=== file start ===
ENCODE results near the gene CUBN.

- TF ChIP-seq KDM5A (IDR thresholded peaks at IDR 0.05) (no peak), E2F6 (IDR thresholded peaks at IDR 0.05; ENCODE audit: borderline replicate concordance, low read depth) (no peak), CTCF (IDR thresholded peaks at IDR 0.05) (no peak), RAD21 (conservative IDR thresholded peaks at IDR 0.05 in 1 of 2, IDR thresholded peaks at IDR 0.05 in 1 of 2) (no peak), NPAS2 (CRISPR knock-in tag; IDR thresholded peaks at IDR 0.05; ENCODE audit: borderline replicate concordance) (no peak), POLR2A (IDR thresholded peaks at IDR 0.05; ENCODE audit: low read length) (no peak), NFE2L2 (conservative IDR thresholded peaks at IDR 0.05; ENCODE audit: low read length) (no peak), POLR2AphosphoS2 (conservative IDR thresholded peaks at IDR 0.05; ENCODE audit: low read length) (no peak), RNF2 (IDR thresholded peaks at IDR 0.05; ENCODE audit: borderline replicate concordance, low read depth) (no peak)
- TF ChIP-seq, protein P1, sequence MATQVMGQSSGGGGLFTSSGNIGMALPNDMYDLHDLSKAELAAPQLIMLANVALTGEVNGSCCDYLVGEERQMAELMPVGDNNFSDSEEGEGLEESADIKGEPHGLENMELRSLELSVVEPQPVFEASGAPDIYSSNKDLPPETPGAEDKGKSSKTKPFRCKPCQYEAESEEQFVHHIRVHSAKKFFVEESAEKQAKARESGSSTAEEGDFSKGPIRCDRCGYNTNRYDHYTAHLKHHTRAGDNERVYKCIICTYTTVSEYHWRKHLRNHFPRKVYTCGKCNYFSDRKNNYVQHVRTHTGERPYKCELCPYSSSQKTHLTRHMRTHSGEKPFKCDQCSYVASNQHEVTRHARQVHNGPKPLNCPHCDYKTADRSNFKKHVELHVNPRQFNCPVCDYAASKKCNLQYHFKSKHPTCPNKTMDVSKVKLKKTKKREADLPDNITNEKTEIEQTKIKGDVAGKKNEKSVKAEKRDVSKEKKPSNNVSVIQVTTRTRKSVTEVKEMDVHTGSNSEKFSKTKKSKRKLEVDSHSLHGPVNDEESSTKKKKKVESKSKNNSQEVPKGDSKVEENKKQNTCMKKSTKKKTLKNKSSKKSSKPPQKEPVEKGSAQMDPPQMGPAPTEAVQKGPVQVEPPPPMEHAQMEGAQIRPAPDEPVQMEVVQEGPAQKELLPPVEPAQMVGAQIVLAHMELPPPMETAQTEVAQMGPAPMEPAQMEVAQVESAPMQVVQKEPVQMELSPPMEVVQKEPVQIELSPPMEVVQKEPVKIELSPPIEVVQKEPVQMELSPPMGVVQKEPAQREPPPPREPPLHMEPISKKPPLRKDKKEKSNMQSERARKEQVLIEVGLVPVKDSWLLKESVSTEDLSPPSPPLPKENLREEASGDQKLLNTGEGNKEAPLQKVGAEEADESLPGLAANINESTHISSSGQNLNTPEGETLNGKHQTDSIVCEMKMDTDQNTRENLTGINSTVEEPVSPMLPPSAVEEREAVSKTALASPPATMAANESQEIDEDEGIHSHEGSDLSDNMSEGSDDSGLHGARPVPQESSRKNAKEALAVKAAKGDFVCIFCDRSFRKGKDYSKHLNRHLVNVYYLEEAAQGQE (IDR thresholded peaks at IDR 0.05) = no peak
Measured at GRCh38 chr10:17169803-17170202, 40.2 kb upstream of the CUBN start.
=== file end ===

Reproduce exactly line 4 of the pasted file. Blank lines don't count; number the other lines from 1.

Measured at GRCh38 chr10:17169803-17170202, 40.2 kb upstream of the CUBN start.